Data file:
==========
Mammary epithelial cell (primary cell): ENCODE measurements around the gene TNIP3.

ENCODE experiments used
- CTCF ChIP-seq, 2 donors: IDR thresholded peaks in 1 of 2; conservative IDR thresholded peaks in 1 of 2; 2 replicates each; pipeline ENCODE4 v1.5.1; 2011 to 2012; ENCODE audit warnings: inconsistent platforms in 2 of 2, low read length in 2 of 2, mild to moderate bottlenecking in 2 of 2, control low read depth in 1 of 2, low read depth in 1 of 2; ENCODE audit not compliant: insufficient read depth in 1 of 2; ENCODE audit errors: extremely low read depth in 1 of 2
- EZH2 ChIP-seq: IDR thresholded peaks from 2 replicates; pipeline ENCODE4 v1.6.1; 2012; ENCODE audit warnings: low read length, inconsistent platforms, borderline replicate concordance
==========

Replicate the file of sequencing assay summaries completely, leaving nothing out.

Mammary epithelial cell (primary cell): ENCODE measurements around the gene TNIP3.

ENCODE experiments used
- CTCF ChIP-seq, 2 donors: IDR thresholded peaks in 1 of 2; conservative IDR thresholded peaks in 1 of 2; 2 replicates each; pipeline ENCODE4 v1.5.1; 2011 to 2012; ENCODE audit warnings: inconsistent platforms in 2 of 2, low read length in 2 of 2, mild to moderate bottlenecking in 2 of 2, control low read depth in 1 of 2, low read depth in 1 of 2; ENCODE audit not compliant: insufficient read depth in 1 of 2; ENCODE audit errors: extremely low read depth in 1 of 2
- EZH2 ChIP-seq: IDR thresholded peaks from 2 replicates; pipeline ENCODE4 v1.6.1; 2012; ENCODE audit warnings: low read length, inconsistent platforms, borderline replicate concordance